Since the emergence of the novel coronavirus in December 2019, scientists around the world had been working at their full potential to develop a vaccine that could stop the spread of the virus. Presently, many countries around the globe have collectively rolled out more than a dozen vaccines.
If we track the coronavirus vaccinations around the world, we will witness a stark gap between vaccination programs of different countries. Globally about 25.4% of the total population have received their first dose of the vaccine. Also, 3.47 billion dozes have been administered globally. Since the vaccines remain scarce, most countries had to prioritize administering the dosage to those people who were clinically vulnerable. To battle the condition of vaccine shortage and unequal distribution, countries raised their opinions that patent rights should be temporarily removed from drugs and vaccines in connection with covid-19.
According to intellectual property rights, it is the legal right of a creator to protect his/her original work, invention, scientific development, and so on. But looking at the current pandemic situation, every country should have the freedom to manufacture its vaccines. In October 2020, developing countries India and South Africa submitted a joint proposal in this matter asking the WTO to temporarily waive off patent rights from the resources. This proposal was backed by almost 100 other nations. In May 2021, a revised version of the proposal was introduced. It suggested that patent waiver on resources should be in effect for at least three years starting from the date of the WTO decision. A counter-proposal by the European Union was also raised in this matter. It implied raising vaccine production via licensing and eliminating export restrictions. Considering all the proposals, members of the WTO have now started their negotiations on the patent waivers for drugs, vaccines, and devices in connection with covid-19. While the decision is still awaited and is expected to come out by the 21st or 22nd of July 2021, it is important to know that patents aren’t the only bottlenecks as far as vaccine equity is concerned.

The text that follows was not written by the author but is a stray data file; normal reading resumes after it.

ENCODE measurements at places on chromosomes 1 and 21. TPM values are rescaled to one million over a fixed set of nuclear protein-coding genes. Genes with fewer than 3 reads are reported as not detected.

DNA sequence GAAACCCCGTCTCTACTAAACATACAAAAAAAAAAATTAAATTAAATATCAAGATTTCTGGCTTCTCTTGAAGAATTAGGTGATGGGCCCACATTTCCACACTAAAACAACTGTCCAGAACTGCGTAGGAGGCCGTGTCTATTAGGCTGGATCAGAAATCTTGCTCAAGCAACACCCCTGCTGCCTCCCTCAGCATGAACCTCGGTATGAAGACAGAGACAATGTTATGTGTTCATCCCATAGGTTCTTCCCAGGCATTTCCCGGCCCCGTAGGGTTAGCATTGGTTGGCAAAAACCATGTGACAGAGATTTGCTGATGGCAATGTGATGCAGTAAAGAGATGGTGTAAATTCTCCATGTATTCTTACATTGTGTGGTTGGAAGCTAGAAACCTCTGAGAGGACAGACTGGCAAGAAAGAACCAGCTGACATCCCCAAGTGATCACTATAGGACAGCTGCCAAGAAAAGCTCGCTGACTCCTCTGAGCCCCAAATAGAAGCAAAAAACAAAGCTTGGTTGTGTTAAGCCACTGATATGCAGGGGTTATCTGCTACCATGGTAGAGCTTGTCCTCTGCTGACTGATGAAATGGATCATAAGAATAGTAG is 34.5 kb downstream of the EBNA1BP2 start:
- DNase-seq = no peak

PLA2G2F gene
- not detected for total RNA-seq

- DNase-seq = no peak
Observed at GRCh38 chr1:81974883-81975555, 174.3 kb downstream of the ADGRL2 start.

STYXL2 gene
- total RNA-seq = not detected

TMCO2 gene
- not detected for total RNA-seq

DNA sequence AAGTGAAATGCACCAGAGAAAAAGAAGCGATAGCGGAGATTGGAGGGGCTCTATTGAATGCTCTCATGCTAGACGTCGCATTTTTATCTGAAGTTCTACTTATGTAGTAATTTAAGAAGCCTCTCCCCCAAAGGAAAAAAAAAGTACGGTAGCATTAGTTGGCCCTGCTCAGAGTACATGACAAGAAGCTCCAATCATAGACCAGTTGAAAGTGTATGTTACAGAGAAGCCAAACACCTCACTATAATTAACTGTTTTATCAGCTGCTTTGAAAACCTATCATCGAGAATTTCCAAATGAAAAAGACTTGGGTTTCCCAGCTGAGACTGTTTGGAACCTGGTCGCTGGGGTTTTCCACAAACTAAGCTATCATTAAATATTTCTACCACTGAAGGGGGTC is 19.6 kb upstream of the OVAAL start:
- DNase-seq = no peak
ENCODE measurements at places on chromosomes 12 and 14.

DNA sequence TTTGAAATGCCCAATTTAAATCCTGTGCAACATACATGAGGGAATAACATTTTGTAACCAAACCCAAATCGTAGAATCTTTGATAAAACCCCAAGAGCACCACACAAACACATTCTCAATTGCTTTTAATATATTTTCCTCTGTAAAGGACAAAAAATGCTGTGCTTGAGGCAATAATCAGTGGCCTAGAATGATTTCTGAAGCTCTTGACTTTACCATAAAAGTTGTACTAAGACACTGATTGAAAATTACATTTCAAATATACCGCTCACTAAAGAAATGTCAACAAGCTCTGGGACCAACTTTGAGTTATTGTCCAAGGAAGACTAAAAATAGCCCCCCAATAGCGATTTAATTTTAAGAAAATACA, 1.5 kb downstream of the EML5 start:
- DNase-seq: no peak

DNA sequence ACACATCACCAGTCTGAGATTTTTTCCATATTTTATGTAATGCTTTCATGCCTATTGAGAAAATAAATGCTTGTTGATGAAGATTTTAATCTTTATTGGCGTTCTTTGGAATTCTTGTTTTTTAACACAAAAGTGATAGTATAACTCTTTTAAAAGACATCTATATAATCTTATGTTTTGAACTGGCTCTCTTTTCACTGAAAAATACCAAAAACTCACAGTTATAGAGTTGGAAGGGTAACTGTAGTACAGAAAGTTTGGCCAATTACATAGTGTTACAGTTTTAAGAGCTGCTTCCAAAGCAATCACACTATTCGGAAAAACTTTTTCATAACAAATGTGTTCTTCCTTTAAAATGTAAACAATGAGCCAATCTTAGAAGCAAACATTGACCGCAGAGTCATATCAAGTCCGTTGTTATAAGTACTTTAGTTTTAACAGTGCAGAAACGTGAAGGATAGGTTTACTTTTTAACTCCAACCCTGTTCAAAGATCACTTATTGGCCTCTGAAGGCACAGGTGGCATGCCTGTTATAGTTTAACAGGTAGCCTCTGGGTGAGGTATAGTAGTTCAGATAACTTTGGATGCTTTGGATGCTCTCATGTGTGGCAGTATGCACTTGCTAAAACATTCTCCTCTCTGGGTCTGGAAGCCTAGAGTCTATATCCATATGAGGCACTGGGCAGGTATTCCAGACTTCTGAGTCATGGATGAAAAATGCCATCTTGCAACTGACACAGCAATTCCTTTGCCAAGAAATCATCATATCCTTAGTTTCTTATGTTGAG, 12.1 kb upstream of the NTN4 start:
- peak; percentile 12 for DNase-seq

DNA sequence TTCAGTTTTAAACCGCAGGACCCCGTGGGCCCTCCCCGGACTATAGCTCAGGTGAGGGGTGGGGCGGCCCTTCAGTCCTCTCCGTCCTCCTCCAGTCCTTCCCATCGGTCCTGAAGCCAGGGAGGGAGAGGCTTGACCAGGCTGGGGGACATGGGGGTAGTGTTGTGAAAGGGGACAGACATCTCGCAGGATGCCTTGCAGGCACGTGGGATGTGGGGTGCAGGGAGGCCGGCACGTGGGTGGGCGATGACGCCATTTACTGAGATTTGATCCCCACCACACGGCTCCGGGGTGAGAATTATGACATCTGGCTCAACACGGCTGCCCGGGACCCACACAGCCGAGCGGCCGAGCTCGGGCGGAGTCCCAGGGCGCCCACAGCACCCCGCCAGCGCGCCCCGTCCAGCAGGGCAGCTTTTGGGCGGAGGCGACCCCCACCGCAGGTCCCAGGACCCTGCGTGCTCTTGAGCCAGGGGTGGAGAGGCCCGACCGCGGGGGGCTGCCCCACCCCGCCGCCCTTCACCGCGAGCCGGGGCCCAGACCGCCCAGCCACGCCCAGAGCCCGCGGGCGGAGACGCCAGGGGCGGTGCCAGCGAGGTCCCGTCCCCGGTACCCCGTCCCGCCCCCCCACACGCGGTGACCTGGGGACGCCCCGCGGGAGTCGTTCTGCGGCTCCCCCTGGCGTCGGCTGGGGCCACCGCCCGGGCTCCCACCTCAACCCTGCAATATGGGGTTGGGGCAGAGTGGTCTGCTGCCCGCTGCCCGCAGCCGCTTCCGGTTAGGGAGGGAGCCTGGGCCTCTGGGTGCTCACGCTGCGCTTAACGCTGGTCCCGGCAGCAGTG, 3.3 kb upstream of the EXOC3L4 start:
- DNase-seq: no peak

Since equitable vaccine distribution is the key to end the current pandemic, it is important to agree with the patent waiver. But this isn't the only step to achieve a vaccine that is affordable and accessible to all. The production of vaccines is a complicated process. Even if the patents are temporarily waived, innovator companies are not obligated in any way to share their technical knowledge. Since many developing countries do not have proper infrastructure, technical know-how, availability of raw materials, and so on, it poses an obstacle in vaccine production. Therefore, the need for global collaboration to ensures equitable access as well as distribution of resources is necessary.
The above strategies aim to ensure free and impartial access to vaccines worldwide. Along with these proposals, countries have portrayed their expressions of interest in joining the COVAX facility. COVAX is co-led by Coalition for Epidemic Preparedness Innovations (CEPI), The Global Alliance for Vaccines and Immunizations (GAVI), and World Health Organization (WHO). It aims to accelerate the development and manufacture of COVID-19 vaccines and guarantees fair and equitable access for every country in the world.
Under this initiative, about 75 countries would manufacture vaccines from their budget and partner with up to 90 low-income countries. Together, this group will represent 60 percent of the world's population. It will speed up the availability of safe and effective vaccines through early investments in manufacturing capacity. The early level of interest exhibited by nations is an example of the shared goals of people around the globe.
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